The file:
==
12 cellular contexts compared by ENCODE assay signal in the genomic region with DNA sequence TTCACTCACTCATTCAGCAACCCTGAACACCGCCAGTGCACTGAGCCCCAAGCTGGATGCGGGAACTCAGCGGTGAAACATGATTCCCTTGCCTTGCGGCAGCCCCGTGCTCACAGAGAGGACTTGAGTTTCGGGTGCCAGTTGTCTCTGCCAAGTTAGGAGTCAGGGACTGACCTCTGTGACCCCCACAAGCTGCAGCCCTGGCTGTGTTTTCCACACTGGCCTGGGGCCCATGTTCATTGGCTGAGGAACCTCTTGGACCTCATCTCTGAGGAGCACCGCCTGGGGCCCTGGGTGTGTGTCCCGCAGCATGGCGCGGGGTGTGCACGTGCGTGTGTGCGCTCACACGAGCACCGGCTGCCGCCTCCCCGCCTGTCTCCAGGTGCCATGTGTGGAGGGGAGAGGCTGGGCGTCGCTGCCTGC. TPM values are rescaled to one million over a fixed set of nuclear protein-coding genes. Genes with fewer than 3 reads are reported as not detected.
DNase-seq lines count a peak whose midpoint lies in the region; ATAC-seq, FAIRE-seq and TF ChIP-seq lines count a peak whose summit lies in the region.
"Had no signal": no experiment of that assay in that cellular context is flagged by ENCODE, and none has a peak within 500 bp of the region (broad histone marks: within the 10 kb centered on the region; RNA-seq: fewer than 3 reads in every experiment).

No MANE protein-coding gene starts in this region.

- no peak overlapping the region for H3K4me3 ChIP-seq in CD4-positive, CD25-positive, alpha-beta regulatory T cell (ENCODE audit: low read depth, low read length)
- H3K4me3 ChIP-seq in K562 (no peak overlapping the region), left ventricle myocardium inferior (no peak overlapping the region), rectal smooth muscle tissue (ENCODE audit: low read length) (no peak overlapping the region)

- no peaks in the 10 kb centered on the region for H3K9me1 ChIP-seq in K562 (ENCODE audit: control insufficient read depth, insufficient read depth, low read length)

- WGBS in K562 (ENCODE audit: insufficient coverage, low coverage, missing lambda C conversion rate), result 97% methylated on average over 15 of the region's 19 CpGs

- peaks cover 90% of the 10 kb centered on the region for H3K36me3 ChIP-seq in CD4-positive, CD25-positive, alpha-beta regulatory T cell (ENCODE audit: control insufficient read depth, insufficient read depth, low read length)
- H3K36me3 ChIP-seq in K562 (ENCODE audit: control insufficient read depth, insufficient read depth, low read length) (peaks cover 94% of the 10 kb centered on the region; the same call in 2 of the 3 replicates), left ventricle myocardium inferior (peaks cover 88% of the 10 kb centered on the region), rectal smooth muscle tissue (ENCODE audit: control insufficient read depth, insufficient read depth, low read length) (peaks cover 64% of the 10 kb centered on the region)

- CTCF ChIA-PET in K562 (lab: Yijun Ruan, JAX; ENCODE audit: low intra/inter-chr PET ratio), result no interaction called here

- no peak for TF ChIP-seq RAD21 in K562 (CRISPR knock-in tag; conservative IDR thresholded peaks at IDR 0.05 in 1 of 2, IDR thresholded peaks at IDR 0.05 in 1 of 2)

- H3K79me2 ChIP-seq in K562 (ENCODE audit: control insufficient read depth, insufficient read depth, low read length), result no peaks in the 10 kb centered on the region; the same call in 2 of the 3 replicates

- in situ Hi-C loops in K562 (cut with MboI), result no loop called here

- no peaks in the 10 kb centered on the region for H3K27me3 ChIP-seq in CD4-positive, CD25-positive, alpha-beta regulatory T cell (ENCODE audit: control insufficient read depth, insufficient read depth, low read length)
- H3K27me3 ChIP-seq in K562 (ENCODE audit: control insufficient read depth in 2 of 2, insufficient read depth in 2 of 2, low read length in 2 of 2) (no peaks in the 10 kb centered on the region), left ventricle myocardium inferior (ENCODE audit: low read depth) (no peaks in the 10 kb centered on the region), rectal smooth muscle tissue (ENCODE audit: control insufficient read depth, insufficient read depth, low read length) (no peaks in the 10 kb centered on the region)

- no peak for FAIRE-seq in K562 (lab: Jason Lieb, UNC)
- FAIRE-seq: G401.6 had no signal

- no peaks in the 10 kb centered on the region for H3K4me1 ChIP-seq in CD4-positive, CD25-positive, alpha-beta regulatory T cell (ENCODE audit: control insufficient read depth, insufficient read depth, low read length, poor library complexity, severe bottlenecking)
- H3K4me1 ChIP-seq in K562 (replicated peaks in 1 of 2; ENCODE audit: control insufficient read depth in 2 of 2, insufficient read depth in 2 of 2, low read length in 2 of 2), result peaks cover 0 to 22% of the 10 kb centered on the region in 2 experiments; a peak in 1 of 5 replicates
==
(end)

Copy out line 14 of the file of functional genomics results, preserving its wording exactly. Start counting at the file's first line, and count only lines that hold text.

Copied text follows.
- in situ Hi-C loops in K562 (cut with MboI), result no loop called here